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LG G4 Review

So cool!

 Tech Review LG G4. By Jonathan Fox, July 2015

I recently had the fortune of getting my stubby, hot-dog fingers on a brand new LG G4, one of the most eagerly anticipated handsets of 2015. It’s wicked. I immediately fell a little in love with its cool aesthetics, rounded edges and smart features…

Editor’s note: Before any of you get your hopes up please note that, although Jonathan is a fantastic (albeit self-proclaimed) technophile, he has a bug bear when it comes to reviewing smart-phones. They’re apparently too big. His stubby, little, anglo-saxon thumbs struggle to reach the top of the screen and until a manufacturer addresses this issue he has refused to give any handset a full 10/10.

Taking it out of the box, I was genuinely surprised at just how light it was. I wasn’t expecting a tricep workout, but I was  definitely thinking it would have a substantial weight. Instead, this little guy flew right into my hand. And stayed there. Partly due to the gentle curve on the back of the phone that softly rests on your palm. He wanted to be held. The manufacturers have definitely done their homework.

Already I’m thinking: “why doesn’t my phone curve like this?” “Does my phone not want to be cradled?” “Does it not like me?”

One of the first noticeable features is the presence of a button just below the camera lens on the back of the device. This neat little trigger acts as another way of activating the home screen rather than relying purely on thumbs. It’s odd, but it quickly becomes an intuitive tool of interaction and begs the question: “Why are we so obsessed with front of our devices?” There are four unused hot-dogs here. The LG G4 has been built with the whole user experience in mind, not just how we interact with the glass screen.

The software itself is as you’d expect. It’s quick, it’s smooth and it incorporates more of Google’s material design principles. The icons and apps have been given an even flatter design, blurring the decorative lines between Android and iOS. Which is good in one respect, as this minimal style is great for simple communication. But as Android and iOS evolve, I fear that individual character is being lost at the behest of wanting to be the first to communicate purely in colour, hues and tones. Fashion bias aside, it does look good. Like the inside of other new Android and iOS devices.

There is a separate argument to be had while on the subject of software. Every time I pick up a new device, anticipating amazing new quirks and features, I’m rarely disappointed. But once the novelty wears off, I’m essentially left with the same system as everyone else, and a slightly different casing. It’s like getting a puppy, only to find that every other dog in the world acts exactly the same way. It might look different, but there’s nothing special about it. Any connection you’d built up will slowly turn bitter and you’ll and up resenting your dog for building up your hopes when you got it out of the box. When all software is fundamentally the same (and yes, I am floating Android and iOS in the same boat here) you lose that individual connection and the device becomes cheap and ten-a-penny. I want more variety. I want more options. Ultimately I want more players in the mobile game. Sigh. I digress.

 Social commentary aside, a great tool featured on the LG G4 is the dual screen compatibility. Very handy. You can open up two apps simultaneously in screen. Perfect for multitasking, copy/pasting, and comparing info. This is a great feature and one that I can see being adopted by other manufacturers. This is progression.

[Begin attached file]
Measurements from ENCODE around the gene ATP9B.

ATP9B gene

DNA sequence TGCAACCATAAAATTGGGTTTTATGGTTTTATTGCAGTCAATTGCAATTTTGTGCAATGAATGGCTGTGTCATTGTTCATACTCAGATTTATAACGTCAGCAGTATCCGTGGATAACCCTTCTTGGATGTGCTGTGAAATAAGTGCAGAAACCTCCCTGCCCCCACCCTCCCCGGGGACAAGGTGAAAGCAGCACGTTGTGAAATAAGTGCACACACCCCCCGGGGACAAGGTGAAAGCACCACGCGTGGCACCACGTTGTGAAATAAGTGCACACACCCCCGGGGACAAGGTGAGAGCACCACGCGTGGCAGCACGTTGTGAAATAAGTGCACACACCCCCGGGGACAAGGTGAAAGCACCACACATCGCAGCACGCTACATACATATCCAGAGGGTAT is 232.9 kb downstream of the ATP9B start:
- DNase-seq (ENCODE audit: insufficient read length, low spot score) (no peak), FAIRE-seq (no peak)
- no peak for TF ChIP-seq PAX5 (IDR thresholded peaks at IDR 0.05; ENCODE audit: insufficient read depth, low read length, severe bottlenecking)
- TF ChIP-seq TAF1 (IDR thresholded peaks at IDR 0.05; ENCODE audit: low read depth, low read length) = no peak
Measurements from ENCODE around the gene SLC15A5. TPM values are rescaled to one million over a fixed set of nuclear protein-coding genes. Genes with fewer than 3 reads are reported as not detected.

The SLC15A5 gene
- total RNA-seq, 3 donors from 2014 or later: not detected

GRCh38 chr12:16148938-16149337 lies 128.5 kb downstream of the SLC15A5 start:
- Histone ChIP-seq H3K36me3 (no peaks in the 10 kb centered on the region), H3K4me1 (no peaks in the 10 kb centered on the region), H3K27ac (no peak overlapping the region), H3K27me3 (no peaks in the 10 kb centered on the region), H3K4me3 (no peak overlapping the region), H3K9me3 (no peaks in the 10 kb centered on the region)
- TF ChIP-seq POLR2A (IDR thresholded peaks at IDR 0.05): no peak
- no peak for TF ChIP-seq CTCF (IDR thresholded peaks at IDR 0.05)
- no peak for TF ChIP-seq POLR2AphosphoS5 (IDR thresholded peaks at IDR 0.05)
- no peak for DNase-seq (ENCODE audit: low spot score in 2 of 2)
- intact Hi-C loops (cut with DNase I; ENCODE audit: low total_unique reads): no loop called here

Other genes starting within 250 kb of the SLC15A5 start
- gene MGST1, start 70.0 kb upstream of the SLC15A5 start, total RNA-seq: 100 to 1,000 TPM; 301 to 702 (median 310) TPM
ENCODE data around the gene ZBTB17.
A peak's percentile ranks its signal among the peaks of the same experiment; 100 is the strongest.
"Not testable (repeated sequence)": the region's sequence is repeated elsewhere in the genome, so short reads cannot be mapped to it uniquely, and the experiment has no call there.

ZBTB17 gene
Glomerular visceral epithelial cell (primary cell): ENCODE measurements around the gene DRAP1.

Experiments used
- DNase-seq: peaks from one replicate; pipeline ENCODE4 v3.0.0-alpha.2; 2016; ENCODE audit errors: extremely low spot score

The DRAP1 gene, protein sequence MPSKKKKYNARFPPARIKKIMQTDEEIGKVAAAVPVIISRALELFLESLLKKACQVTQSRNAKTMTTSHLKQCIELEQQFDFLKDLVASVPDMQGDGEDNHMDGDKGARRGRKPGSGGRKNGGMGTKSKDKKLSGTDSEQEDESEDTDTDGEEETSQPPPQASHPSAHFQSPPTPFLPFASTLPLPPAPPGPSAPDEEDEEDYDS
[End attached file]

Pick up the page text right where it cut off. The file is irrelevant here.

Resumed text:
Another notable feature is the ‘smart bulletin’ board that sits to the left of the home screen. It’s an aggregator of information that is meant to present your relevant information with a simple flick of the thumb. Most android handsets have this feature in some form or another, but the difference here is that the information presented is pulled directly from your phone rather than your online accounts. So instead of social status updates from old high-school friends having an all-too-public melt-down over their latest love-life drama, you’re now given useful information like how many steps you have taken that day and when the Summer Bank Holiday is. Good addition.

 The best part of this phone is definitely the camera. It’s dynamic, easy to use and makes you look like a pro. The LG G4 has a 16 Megapixel camera with a 1.8 aperture lens and lots of other numbers too. It’s clear, it’s simple and it takes great snaps. It even has an ‘auto-beautiful’ slider which gets rid of any blemishes and spots before the shot is even taken! That says absolutely nothing positive for our society, but boy, would I make a fantastic underwear model if my skin was how LG G4 auto-beautiful thinks it is.

The last thing to note is that the video recording is also highly intuitive, with a 0.2 second focus. Essentially, it means when you need to capture that amazing video moment, you can immediately wap out your phone and hit record without having to worry about the footage being blurry or laggy. I ran around the living room pulling the phone out of my pocket like a cowboy with a six -shooter, and every time the picture was crystal clear, so it really works.

I loved this phone. It’s smart, it’s friendly and it’s developed from its predecessors. There were no earth-shattering new features, but it is a definite improvement on the current standard of handsets, and the split-screen is extremely useful. It’s a strong 8/10; a full house of hot-dog fingers.

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